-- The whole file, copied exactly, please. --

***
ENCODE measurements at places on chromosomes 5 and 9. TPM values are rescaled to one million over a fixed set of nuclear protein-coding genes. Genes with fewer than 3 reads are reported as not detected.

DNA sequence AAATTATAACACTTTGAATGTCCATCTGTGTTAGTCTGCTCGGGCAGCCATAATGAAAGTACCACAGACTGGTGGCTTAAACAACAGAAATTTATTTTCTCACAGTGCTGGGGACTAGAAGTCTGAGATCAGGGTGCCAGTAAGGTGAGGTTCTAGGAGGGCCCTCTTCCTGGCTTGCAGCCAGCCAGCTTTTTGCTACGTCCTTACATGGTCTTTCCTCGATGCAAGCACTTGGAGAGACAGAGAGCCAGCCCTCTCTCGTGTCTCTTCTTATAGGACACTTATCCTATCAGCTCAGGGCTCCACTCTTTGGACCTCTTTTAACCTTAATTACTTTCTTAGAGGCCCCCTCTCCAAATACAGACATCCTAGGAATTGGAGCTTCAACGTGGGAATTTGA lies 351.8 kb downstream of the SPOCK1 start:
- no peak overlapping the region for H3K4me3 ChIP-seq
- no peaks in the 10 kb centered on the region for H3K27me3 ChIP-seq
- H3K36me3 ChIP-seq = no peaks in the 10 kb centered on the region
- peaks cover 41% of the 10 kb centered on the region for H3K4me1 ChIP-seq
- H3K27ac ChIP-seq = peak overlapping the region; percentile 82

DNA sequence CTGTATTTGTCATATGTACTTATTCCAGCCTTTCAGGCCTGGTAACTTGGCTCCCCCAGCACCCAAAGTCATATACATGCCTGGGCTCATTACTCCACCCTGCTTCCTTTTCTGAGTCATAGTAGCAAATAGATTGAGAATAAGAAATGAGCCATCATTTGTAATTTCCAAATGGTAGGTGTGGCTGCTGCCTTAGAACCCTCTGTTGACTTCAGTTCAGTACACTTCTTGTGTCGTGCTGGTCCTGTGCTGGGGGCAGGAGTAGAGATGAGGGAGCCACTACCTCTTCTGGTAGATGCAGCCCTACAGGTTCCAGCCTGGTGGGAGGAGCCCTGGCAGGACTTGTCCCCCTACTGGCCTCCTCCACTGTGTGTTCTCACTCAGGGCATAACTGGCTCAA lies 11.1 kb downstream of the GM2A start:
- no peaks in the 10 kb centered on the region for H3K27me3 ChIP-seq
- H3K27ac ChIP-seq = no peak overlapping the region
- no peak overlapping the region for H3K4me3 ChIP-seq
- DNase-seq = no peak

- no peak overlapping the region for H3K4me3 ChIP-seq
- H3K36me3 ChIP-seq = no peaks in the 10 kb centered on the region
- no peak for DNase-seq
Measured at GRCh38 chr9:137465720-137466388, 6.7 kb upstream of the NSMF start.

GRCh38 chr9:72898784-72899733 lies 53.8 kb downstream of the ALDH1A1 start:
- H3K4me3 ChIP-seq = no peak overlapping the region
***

ENCODE measurements at places on chromosomes 5 and 9. TPM values are rescaled to one million over a fixed set of nuclear protein-coding genes. Genes with fewer than 3 reads are reported as not detected.

DNA sequence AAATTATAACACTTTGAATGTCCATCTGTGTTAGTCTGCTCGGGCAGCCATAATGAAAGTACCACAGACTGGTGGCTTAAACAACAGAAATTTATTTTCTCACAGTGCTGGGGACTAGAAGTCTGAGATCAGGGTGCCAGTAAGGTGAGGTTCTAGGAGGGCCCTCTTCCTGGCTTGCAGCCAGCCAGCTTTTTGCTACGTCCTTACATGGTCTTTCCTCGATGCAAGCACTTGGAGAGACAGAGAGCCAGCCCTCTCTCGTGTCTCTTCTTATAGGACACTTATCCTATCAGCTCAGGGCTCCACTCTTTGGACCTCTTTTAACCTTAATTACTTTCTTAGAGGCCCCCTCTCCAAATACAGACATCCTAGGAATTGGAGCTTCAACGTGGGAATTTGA lies 351.8 kb downstream of the SPOCK1 start:
- no peak overlapping the region for H3K4me3 ChIP-seq
- no peaks in the 10 kb centered on the region for H3K27me3 ChIP-seq
- H3K36me3 ChIP-seq = no peaks in the 10 kb centered on the region
- peaks cover 41% of the 10 kb centered on the region for H3K4me1 ChIP-seq
- H3K27ac ChIP-seq = peak overlapping the region; percentile 82

DNA sequence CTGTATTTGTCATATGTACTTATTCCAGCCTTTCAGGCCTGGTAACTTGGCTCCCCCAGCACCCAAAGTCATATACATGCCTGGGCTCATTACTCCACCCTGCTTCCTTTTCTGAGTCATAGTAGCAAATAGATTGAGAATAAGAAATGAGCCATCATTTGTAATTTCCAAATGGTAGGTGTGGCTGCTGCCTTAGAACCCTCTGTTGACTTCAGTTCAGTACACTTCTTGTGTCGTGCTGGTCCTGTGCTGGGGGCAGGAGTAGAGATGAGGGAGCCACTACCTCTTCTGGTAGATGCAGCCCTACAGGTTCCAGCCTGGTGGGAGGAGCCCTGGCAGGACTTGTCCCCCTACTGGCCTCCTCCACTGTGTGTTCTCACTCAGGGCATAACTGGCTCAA lies 11.1 kb downstream of the GM2A start:
- no peaks in the 10 kb centered on the region for H3K27me3 ChIP-seq
- H3K27ac ChIP-seq = no peak overlapping the region
- no peak overlapping the region for H3K4me3 ChIP-seq
- DNase-seq = no peak

- no peak overlapping the region for H3K4me3 ChIP-seq
- H3K36me3 ChIP-seq = no peaks in the 10 kb centered on the region
- no peak for DNase-seq
Measured at GRCh38 chr9:137465720-137466388, 6.7 kb upstream of the NSMF start.

GRCh38 chr9:72898784-72899733 lies 53.8 kb downstream of the ALDH1A1 start:
- H3K4me3 ChIP-seq = no peak overlapping the region